Graham is within range of breaking the school’s all-time scoring record. He can hit the 3 but also earned the nickname Freight Train for his ability to steam down the lane, absorb contact and score.
Terry Larrier, a pure athlete and Smart’s best-ever recruit, will also see significant minutes on the perimeter.
Next season will begin with VCU riding a 20-game home winning streak and with 50 consecutive home sellouts. The Rams also have made the NCAA Tournament a habit, with bids in each of the last four seasons. Over the past 10 years, VCU has 251 wins, which ranks 14th-most in the country over that span.
VCU will be tested in the non-conference this season. Games against Virginia, Villanova, Tennessee and Cincinnati dot a stacked schedule. But for Smart, it isn’t about the opponent. It’s about VCU.
“Our overall team shooting needs to be better. We shot too low a percentage for us from the field,” he says. “But we’re a much-improved shooting team this year, which will make us a higher-scoring team.”
It’s a loaded class for Shaka Smart, led by silky Terry Larrier, rated a consensus top-50 recruit who could make immediate waves. Justin Tillman is explosive at 6-7 and will also challenge for time in the frontcourt. Mike Gilmore has a promising future, and Jonathan Williams is a commanding presence at point guard. Antravious Simmons is a redshirt freshman who can score on the low block.
The Big East coaching roster — back in its classic lineup — was notable for its firebrands on the bench with Jim Boeheim, John Thompson, Rollie Massimino and Lou Carnesecca.
The lineup in the second year of this version of the Big East may have personality but it is more notable for its familiarity.
Jay Wright and John Thompson III are as identifiable with their programs as anybody in college basketball in 2014-15, Chris Mack and Brandon Miller are alums for their respective schools, and Ed Cooley is a Rhode Island and Providence hometowner.
That will have to do for the Big East for now. The league that once boasted multiple Hall of Famers has only two coaches that have reached the Final Four in Wright and Thompson.
As usual, a handful of factors go into ranking the coaches — career accomplishments, career momentum, gameday acumen, player development, recruiting, conference records and postseason success.
1. Jay Wright, Villanova
Record at Villanova: 286-149 (.657)
NCAA Tournament: 13-11, one Final Four
Number to note: Villanova’s Big East title in 2014 was the Wildcats’ first outright conference title since 1982. Nova hasn’t won a conference tournament since 1995.
Why he’s ranked here: After a brief dip in 2011-12, Villanova has returned to where Wright has had the program for most of his tenure. Villanova went 16-0 vs. Big East opponents not named Creighton during the 2013-14 regular season.
2. John Thompson III, Georgetown
Record at Georgetown: 227-104 (.686)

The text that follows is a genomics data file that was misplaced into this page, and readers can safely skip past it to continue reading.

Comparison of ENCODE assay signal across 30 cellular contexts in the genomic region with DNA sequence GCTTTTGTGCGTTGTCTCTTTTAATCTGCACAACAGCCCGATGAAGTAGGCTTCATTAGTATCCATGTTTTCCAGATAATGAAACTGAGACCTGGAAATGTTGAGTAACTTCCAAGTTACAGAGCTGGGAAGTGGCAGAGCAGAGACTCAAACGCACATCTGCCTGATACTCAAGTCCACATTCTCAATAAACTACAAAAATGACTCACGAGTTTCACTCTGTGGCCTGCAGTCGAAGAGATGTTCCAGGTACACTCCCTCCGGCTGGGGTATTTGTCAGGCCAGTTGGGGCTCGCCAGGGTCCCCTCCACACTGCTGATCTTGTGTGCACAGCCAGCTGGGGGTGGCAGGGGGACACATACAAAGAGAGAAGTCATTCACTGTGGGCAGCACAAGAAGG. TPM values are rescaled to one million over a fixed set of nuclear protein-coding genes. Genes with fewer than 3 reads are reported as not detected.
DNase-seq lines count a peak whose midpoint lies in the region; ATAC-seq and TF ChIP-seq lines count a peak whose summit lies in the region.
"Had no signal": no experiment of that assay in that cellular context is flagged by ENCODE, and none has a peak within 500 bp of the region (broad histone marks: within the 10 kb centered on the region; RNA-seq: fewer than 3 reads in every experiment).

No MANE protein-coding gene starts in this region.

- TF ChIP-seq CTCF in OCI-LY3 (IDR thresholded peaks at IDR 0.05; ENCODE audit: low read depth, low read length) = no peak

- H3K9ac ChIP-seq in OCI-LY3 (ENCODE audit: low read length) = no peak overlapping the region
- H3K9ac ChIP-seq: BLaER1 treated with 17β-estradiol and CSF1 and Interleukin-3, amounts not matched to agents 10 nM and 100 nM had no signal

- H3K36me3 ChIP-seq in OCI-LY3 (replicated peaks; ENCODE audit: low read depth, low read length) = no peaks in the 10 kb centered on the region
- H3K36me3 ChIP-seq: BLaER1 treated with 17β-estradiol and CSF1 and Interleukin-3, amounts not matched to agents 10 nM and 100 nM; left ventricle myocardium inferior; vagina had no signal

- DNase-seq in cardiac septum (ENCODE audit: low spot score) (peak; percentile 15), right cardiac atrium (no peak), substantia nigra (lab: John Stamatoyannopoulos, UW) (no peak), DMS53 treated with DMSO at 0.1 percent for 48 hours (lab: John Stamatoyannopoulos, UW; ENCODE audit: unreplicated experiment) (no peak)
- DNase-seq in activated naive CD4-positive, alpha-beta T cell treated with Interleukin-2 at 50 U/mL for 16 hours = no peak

NCAA Tournament: 8-9, one Final Four
Number to note: Before last season, Georgetown ranked in the top 100 in defensive efficiency in KenPom's rankings every year of Thompson’s tenure, including three times in the top 10.
Why he’s ranked here: Thompson may get dinged for early NCAA losses, but the Hoyas are a year removed from a Big East title. Besides, Georgetown’s NCAA draws have included Florida Gulf Coast, Final Four-bound VCU and Stephen Curry-led Davidson.
3. Chris Mack, Xavier
Record at Xavier: 111-57 (.661)
NCAA Tournament: 4-4
Number to note: Since starting 29-3 in his first two season in the Atlantic 10, Mack is 29-21 in the A-10/Big East.
Why he’s ranked here: Xavier’s pace has slowed since Mack’s first two seasons, but he’s reached the NCAA Tournament in four of five seasons and reached the Sweet 16 in 2012.
4. Greg McDermott, Creighton
Record at Creighton: 107-38 (.738)
NCAA Tournament: 3-6
Number to note: McDermott is 149-131 without his son on the roster and 107-38 with Doug McDermott.
Why he’s ranked here: No question, Greg McDermott is thankful his son turned out to be a three-time All-American, but don’t forget the elder McDermott was the first coach to win consistently at Northern Iowa.
5. Ed Cooley, Providence
Record at Providence: 57-44 (.564)
NCAA Tournament: 0-1
Number to note: Cooley’s 42 wins in the last two seasons are the best for Providence since 1995-97, and the Friars’ NCAA appearance last year was their first since 2004.
Why he’s ranked here: Cooley has improved Providence enough to raise the possibility of doing what Rick Barnes or Rick Pitino never did: post winning Big East records in back-to-back seasons for the first time in school history.
6. Steve Lavin, St. John’s
Record at St. John’s: 71-60 (.542)
NCAA Tournament: 11-7
Number to note: St. John’s is 32-30 in the Big East with two NIT appearances in three seasons since the Red Storm went 12-6 in Lavin’s first year.
Why he’s ranked here: Treatment for prostate cancer in 2011-12 stalled Lavin’s ability to build upon his first season, but he’s recruited well enough by now to reach the NCAA Tournament again.
7. Kevin Willard, Seton Hall
Record at Seton Hall: 66-66 (.500)
NCAA Tournament: No appearances
Number to note: Seton Hall went 15-21 in the Big East in Willard’s first two seasons before dropping to 9-27 in the past two.